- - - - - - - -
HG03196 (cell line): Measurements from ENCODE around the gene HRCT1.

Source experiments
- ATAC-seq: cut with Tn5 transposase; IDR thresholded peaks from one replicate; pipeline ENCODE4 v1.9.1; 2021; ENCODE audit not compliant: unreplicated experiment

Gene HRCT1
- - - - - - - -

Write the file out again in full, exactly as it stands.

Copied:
HG03196 (cell line): Measurements from ENCODE around the gene HRCT1.

Source experiments
- ATAC-seq: cut with Tn5 transposase; IDR thresholded peaks from one replicate; pipeline ENCODE4 v1.9.1; 2021; ENCODE audit not compliant: unreplicated experiment

Gene HRCT1